Changing our behavior to change our health

Beacon 9

 

Brian Anderson, Contributing Writer

Health is a number one priority for many Americans.  One issue of great significance is obesity—especially as it relates to children.  According to the American Dietetic Association, 25 percent of children in the US are overweight and 11 percent are obese.

 

Of equal concern are adolescents.  Seventy percent of obese adolescents grow up to be obese adults.

 

This is a viable public health issue.

 

To combat the childhood obesity epidemic, first lady Michelle Obama has implemented her “Let’s Move” initiative.  Like issues addressed by other first ladies—such as Nancy Reagan’s JUST SAY NO campaign, Ms. Obama is tackling an issue which has reached epidemic proportions.  Through this comprehensive initiative, giving parents helpful information and fostering environments that support health choices target the epidemic.

 

The 5 pillars of the First Lady’s “Let’s Move” initiative are:

1) creating a health start for children

2) empowering parents and caregivers

3) providing health foods in schools

4) improving access to healthy, affordable foods

5) increasing physical activity.

 

From a public health perspective, the root of change is behavior.

 

If these behaviors are not controlled early, this behavior will continue into adulthood and lead to more serious issues such as hyperglycemia, hypertension, abnormal glucose levels, infertility and other cardiovascular and digestive diseases and complications.  For children, psychological issues such as depression are imminent.

 

Nutrition is a pivotal issue for college-age students as well.

 

I recall as a freshman at the University of Maryland, I was just another victim of the “freshman 15,” the acronym given to freshmen in college gaining 15 pounds the first year of college.

 

According to Dr. Fatma Ercanli Huffman of the College of Dietetics and Nutrition in the School of Public Health and Social Work, the effects of obesity on children and adolescents are more devastating due to the incidence of Type II diabetes in this at-risk population.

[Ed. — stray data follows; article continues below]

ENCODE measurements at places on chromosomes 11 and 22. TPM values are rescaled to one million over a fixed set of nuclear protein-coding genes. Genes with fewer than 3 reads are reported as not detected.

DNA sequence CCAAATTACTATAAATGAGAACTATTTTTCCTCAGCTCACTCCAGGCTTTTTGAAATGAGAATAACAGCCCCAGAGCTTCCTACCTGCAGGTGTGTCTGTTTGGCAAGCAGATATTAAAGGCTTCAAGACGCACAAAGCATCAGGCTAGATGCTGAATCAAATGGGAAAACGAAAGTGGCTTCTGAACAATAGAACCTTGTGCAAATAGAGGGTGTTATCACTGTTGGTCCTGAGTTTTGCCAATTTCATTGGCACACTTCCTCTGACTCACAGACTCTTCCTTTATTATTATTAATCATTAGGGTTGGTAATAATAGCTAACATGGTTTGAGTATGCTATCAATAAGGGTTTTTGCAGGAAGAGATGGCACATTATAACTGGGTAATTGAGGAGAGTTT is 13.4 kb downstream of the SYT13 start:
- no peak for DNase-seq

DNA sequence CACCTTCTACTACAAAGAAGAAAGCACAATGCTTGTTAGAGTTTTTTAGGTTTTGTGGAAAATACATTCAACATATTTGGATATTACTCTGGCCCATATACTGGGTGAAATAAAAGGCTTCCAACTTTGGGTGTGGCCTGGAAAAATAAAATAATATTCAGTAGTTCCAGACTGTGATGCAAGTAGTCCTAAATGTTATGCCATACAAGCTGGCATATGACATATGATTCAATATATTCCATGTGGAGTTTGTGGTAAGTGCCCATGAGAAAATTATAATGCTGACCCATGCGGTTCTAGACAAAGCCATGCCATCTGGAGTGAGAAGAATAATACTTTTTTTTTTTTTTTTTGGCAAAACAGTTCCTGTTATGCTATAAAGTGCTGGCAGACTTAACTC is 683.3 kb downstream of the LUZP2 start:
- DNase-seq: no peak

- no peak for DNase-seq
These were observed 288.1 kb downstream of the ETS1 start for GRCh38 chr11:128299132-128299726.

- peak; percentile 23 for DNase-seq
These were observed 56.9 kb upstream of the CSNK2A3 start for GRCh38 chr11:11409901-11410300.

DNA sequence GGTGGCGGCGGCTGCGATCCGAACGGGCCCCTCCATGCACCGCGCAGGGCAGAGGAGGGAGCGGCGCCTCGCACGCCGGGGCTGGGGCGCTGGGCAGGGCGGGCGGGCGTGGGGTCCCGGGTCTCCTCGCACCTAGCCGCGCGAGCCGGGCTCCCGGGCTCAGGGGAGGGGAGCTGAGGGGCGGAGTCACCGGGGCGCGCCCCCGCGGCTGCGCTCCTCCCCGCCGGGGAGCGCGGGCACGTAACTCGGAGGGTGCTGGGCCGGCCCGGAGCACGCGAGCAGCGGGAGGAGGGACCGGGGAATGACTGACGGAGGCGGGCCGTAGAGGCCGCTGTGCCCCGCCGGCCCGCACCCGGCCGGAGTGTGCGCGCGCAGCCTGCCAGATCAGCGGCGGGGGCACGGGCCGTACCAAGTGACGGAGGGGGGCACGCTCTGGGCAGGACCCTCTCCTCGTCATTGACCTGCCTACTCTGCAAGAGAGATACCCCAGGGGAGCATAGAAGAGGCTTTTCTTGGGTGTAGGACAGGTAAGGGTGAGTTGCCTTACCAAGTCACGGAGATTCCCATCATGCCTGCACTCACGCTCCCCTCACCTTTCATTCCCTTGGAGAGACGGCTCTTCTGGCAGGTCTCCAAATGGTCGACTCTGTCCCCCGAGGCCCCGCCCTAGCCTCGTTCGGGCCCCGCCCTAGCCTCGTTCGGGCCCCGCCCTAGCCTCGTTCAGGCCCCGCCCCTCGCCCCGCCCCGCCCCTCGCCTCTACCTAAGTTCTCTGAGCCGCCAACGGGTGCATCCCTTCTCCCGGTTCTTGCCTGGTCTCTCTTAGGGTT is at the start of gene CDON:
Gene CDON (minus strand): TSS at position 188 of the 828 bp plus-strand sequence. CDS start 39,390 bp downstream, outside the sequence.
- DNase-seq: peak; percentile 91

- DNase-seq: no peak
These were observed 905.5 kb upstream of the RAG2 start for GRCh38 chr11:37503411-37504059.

With regard to college-age students, Dr. Huffman points out sedentary lifestyles and stress as major factors.  Consumption of unhealthy foods in the diet such as soft drinks, fast foods and junk foods (candy bars, chips, sugary drinks) also contributes to obesity.

 

To combat obesity, Dr. Huffman recommends keeping a log of activity and foods eaten on a daily basis.  When a balance is kept, a healthy weight can be maintained.

 

In addition, awareness and education are key components.

 

According to Dr. Huffman, nutrition education must be core requirements for FIU and other college students.

 

Dr. Rashida Biggs, a professor in the School of Public Health and Social Work, also agrees.

According to Dr. Biggs, the major issue with college students is a sedentary lifestyle.

 

She believes portion control and awareness are essential to combat obesity.  In addition, more incentive fitness campaigns should be offered and heavily advertised.

 

For students who are interested in learning more about nutrition, the College of Dietetics and Nutrition offers two courses which are key to learning the foundations of proper nutrition and health:  HUN 2000 FOUNDATIONS OF NUTRITION (also meets UCC for science) and HUN 2201 PRINCIPLES OF NUTRITION.

 

These courses are offered each semester, including nights and summers.  These courses have no prerequisite requirements and can be registered by any college student.

Obesity is an important issue, not just for children but also for adults.  College students are not exempt either.

 

In order to combat this issue, proper education and lifestyle changes are a must.  The earlier we start with these lifestyle changes, the healthier our population will be.